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Charleston, and St. Louis: that the treasurers of these mints, and the receivers-general, shall keep the public money, without loaning or using it, until ordered to be paid out; and into the hands of these treasurers and receivers-general all collectors of public money are to pay what they receive:
That the resolutions of Congress of April, 1816, be so far altered, as that hereafter, of all duties, taxes, and debts due and becoming due to the United States after June of this year, one fourth shall be paid in specie; after June of next year, one half; after June of 1842, three fourths; and after June, 1843, the whole; so that after June, 1843, all debts due the United States, whether for duties, taxes, sales of public lands, patents, postages of letters, or otherwise, "shall be paid in gold and silver only'-j
That from and after June, 1843, every officer or agent in the government, in making disbursements or payments on account of the United States, shall make such payments in gold and silver coin only:
The receiver-general in New York to be paid $ 4,000 salary, the others, each, $ 2,500.
I propose to say a few words on these provisions. In the first place, it seems very awkward to declare by law certain rooms in Washington, and certain safes and vaults therein, the treasury of the United States. We have been accustomed heretofore to look upon the treasury as a department of the government, recognized by the Constitution, which declares that no money shall be drawn from the treasury, but in consequence of appropriations made by law. It may, however, be made a question whether any thing but these rooms and safes at Washington are now within this protection of the Constitution. It is senseless. It is absurd. It is as if the Legislature of New York should declare that a certain large room in the United States Hotel, and certain desks and tables therein, should constitute the Court for the Correction of Errors of the State of New York.*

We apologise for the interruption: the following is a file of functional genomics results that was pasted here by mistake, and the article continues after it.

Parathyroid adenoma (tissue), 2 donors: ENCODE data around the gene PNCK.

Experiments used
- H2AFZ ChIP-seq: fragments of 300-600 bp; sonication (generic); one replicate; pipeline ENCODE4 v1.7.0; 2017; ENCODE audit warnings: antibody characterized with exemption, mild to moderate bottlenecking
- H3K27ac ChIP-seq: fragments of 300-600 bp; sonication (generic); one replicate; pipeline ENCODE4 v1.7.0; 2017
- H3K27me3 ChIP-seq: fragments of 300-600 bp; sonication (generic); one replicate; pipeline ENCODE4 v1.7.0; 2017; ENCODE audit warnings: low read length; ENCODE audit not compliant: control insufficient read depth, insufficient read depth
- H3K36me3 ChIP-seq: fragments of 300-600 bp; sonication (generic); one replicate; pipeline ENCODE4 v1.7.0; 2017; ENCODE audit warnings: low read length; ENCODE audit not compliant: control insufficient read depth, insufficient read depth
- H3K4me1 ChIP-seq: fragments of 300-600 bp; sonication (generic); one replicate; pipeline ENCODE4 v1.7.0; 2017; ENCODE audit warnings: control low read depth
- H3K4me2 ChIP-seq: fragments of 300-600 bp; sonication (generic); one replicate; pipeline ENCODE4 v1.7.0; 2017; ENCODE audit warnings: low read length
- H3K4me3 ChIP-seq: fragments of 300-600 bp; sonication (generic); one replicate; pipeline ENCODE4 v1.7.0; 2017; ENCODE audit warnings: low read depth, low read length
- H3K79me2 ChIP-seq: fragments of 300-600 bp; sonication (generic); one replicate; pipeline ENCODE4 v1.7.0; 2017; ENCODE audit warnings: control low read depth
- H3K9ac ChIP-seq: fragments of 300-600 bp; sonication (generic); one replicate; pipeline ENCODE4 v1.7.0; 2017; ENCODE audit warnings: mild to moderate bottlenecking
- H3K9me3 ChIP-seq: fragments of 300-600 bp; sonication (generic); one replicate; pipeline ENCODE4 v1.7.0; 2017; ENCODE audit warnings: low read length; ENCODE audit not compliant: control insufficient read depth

What else does this bill do? It directs that there shall be certain vaults, and safes, and rooms. But it has not been for want of adequate vaults and rooms that we have lost our money, but owing to the hands to which we have intrusted the keys. It is in the character of the officers, and not in the strength of bars and vaults, that we must look for the security of the public treasure. What would be thought in private life, if some rich merchant, John Jacob Astor, for instance, should determine no longer to trust his money with banks and bank directors, who, nevertheless, have a common interest with him in upholding the credit and stability of the currency, and in the safe-keeping, too, of their own money, and should build for himself certain safes and vaults, and, having placed his treasures therein, should, of some forty or fifty hungry individuals who might apply for the office of treasurer, give the keys to him who would work the cheapest?
* Tha Court of Errors was at the time holding a session at the United Stales Hotel at Saratoga.
I . You might not, perhaps, pronounce him insane, but you would certainly say he acted very unlike John Jacob Astor. Now, what is true of private affairs is equally true of public affairs; and what would be absurd in an individual is not less so in a government . What is doing in Boston, where I belong? There are banks, respectable, specie-paying, trustworthy banks, managed by prudent and discreet men; and yet the treasure of the country is withdrawn from the keeping of one of those institutions, with a capital paid in of two millions of dollars, and locked up in safes and vaults, and one of the President's political friends from another State is sent for to come and keep the